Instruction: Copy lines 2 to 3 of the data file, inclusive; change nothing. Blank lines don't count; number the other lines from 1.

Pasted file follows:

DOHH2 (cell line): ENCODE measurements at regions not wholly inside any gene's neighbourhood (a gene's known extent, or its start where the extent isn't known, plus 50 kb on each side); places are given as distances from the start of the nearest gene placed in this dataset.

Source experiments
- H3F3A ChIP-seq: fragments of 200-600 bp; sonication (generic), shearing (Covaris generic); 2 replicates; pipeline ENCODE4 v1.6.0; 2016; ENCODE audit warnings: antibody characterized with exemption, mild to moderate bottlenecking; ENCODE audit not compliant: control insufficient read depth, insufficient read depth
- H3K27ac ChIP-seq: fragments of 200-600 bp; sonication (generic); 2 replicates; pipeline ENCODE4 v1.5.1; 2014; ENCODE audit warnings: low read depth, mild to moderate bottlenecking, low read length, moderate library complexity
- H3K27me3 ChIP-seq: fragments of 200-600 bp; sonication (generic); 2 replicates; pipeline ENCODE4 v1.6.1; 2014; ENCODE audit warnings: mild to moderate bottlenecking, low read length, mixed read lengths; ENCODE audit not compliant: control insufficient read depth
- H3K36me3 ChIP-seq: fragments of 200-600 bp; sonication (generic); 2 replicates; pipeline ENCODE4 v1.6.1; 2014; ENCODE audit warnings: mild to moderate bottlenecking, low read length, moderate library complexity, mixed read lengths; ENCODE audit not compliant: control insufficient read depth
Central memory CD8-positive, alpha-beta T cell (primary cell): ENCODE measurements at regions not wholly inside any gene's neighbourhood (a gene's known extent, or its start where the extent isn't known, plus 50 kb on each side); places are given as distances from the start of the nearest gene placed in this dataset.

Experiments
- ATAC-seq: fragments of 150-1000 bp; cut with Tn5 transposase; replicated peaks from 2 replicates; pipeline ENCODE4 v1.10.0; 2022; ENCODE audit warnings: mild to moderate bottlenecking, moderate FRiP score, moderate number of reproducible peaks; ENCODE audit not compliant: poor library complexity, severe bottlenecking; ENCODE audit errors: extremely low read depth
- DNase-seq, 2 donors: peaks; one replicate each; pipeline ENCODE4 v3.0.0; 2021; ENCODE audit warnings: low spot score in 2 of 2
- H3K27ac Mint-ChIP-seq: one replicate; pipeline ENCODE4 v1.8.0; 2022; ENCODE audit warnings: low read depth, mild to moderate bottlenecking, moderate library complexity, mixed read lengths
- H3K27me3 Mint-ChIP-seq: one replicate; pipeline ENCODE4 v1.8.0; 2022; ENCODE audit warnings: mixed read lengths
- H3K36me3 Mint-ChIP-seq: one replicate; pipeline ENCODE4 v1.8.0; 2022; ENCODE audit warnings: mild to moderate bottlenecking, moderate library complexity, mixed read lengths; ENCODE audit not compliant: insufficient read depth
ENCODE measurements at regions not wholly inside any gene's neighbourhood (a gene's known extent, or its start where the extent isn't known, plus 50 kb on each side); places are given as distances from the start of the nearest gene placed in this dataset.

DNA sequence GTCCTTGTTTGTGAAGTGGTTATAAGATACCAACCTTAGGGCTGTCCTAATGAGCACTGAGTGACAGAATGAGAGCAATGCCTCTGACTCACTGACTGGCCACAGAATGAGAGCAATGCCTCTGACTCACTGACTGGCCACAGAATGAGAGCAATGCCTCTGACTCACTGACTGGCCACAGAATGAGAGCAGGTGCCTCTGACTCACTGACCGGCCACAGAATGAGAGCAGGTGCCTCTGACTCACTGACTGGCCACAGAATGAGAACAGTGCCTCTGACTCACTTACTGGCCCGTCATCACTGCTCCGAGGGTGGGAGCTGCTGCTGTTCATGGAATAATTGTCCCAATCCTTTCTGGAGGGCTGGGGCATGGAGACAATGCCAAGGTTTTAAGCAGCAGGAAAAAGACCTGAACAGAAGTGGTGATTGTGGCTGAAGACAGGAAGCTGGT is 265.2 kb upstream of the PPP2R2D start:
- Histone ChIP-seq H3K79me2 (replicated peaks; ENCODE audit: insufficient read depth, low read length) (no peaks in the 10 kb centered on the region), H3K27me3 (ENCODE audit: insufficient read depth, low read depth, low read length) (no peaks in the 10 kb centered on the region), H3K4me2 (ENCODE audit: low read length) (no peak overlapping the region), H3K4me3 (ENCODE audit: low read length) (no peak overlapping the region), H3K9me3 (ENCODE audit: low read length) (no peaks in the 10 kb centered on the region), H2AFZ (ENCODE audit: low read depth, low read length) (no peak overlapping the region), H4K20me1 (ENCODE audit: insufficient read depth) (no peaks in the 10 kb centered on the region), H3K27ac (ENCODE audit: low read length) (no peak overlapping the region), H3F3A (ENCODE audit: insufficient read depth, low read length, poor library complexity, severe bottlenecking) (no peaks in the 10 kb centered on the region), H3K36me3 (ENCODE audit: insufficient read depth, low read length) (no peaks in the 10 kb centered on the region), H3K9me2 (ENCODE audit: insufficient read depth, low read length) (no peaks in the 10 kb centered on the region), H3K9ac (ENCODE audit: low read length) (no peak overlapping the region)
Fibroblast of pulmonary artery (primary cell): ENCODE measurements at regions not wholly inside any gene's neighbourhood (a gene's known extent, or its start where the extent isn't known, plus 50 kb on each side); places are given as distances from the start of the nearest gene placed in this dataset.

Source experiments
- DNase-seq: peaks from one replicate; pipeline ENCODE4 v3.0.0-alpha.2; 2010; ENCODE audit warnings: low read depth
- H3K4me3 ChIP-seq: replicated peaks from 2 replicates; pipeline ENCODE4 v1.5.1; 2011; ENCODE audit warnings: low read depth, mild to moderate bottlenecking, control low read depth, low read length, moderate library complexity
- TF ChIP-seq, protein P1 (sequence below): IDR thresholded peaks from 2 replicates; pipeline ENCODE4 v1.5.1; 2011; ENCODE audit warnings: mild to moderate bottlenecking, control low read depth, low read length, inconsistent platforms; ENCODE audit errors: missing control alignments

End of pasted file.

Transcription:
Source experiments
- H3F3A ChIP-seq: fragments of 200-600 bp; sonication (generic), shearing (Covaris generic); 2 replicates; pipeline ENCODE4 v1.6.0; 2016; ENCODE audit warnings: antibody characterized with exemption, mild to moderate bottlenecking; ENCODE audit not compliant: control insufficient read depth, insufficient read depth